Play deals with Catholic sex abuse

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An orphaned choir boy is abused by his Catholic priest, and grows up to be a troubled parent. That's the plot of a play that opened last month in Regensburg, Germany, just as that city's real-life clergy abuse scandal came to light. Susan Stone travels to the Bavarian city, where stunned audiences are considering their own tragic past.

MARCO WERMAN: Germany has been shaken by new allegations against Catholic clergy. Four Priests and two Nuns in the Bavarian city of Regensburg are accused of molesting students in the 1970's. Regensburg happens to be the former Diocese of Pope Benedict XVI who is facing a growing clergy abuse sandal across Europe and the U.S. It's also where an intense play that tackles the subject of pedophile Priests has been showing since February. The play is called The Confession. Susan Stone caught a recent performance and sent this story.

SUSAN STONE: In Regensburg a small, 88 seat Turntheater, a many clutching a sleeping young boy bursts onto the stage. The character's name is Martin. As a child he was molested by a Catholic Priest. Now he started abusing his own son, Sebastian. Martin's decided the only way out is for both of them to die, after he confronts his one time comforter and tormentor, father Eberhard. In a line that provokes a gasp from the audience, the Priest declares that many children have experienced this and grown up to be perfectly normal adults. I ask myself what's so terrible about it, he says, and offers to help with the boy. The suggestion does not sit well with Martin. Throughout the performance, the two men spar verbally and physically, climbing over a giant wooden cross that bisects the stage. It's an intense, uncomfortable hour. For audience members like 29-year-old Thomas Rother. Rother is Catholic and he has been thinking a lot about his church. He is not happy with it's response to new allegations of abuse.

INTERPRETER: What I find difficult is the cloak of silence. It seems like they'd rather cloak the whole issue in silence than find out the truth.

STONE: The timeliness of this topic has brought audience and attention to Theater Regensburg. Die Beichte, The Confession, was written by an Austrian, Felix Mitterer, inspired by events in Ireland. It was first performed in 2003 as a radio play. Theater Regensburg decided a year ago to schedule its production. The Confession premiered here in early February, around the same time as a series of new abuse revelations came to light. Miko Greza plays Father Eberhard.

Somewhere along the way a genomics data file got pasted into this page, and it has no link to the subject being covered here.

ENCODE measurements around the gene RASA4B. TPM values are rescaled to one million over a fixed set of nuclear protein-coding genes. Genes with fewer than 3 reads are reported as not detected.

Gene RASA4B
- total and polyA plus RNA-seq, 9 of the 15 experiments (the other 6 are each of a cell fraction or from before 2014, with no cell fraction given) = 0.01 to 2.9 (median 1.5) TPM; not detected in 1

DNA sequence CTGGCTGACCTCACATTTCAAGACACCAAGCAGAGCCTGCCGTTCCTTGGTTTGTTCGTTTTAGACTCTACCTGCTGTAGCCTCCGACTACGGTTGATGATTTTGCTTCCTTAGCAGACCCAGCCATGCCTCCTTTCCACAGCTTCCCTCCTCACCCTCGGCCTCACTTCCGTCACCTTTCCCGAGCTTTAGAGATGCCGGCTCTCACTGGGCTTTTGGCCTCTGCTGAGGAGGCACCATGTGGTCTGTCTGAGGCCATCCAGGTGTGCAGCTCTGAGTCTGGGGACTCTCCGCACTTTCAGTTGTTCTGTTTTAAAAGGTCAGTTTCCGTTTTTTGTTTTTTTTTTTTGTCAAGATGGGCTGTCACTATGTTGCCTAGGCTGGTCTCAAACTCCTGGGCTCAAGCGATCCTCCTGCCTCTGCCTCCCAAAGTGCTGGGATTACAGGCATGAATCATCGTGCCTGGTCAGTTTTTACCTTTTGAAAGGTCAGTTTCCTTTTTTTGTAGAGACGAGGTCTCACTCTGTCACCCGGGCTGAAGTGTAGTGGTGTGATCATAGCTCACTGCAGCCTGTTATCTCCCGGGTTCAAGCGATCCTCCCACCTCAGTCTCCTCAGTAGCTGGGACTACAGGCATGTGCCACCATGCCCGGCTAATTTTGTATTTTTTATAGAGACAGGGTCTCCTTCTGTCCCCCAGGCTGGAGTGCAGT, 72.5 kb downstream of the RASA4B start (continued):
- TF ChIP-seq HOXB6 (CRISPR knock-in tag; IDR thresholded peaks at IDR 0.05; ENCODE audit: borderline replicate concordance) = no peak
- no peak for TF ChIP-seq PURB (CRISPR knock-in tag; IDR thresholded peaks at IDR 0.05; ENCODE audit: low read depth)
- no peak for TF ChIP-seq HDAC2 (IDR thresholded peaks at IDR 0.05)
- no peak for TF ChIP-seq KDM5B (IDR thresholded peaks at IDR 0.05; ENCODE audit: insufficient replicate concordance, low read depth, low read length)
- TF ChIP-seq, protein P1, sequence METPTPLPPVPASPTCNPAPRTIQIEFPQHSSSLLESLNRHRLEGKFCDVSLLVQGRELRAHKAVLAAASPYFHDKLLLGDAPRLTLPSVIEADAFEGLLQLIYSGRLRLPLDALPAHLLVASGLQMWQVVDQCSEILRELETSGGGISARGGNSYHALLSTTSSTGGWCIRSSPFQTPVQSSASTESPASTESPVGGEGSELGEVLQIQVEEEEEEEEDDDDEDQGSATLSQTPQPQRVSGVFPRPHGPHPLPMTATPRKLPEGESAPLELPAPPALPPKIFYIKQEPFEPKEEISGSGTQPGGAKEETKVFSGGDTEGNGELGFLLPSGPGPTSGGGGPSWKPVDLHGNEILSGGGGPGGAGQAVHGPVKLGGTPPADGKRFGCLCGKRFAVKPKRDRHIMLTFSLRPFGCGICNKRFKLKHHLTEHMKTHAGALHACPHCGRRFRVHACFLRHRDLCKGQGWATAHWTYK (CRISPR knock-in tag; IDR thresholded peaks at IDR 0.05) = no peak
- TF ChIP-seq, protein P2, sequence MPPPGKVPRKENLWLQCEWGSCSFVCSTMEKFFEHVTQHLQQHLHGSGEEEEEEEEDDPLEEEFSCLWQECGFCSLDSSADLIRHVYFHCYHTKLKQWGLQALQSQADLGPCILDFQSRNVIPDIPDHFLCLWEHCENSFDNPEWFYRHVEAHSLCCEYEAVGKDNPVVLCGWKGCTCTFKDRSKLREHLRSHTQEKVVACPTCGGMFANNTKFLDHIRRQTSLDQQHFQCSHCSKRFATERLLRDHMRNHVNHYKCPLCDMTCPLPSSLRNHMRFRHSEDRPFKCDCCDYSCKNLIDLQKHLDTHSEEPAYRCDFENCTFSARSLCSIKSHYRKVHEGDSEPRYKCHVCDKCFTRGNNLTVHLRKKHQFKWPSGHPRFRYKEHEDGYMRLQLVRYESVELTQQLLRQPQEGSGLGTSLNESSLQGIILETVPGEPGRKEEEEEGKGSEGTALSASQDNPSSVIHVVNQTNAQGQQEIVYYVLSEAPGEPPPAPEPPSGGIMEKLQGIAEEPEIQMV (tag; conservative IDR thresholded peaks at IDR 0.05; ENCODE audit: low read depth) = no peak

INTERPRETER: That the right play came at the right time is for us, of course, in terms of our work, a stroke of luck that rarely happens in the theater. That at exactly this point in time, both nationally and internationally people had the courage to come forth and say this has happened. This has happened to me.

STONE: Greza has received letters from theater goers who say they appreciated his performance, but were too stunned at the end of the show to applaud. The theater's neighbors haven't had much to say though. Mikhael Haake, who plays Martin, points out the large church that sits just across the street. He says maybe you noticed the cathedral. It's very close. You can almost reach out and touch it from here. It's hard to escape religion in Regensburg. Churches are everywhere and a symphony of bells plays out several times a day. Stories of abuse are almost as inescapable right now. Sigrid Grabmeier's church reform organization Wir Sind Kirche, we are the church, has been concerned with these issues since 1995.

SIGRID GRABMEIER: Never before has sexual abuse and everything around been such a theme in public, and speaking about what happens with the victims. It has never been such a theme.

STONE: In 2002, Wir Sind Kirche started a hotline for victims of Priest abuse. So far, 400 people have called, 100 in just the past 6 weeks. Grabmeier says media coverage, and to some extent, the staging of the play have focused attention on stories that some would prefer to keep hidden.

GRABMEIER: If our society needs this pain then this play may be hurtful and helpful. And I hope that in many stages in Germany they play it. Not only here in Regensburg. I think that all the Bishops and a lot of people should see it.

STONE: The Confession ends its scheduled run tonight. But those Bishops and others will have one more chance to see the play. Theater Regensburg will do a special performance during the Bavarian Theater Festival in June. For The World, I'm Susan Stone, Regensburg, Germany.

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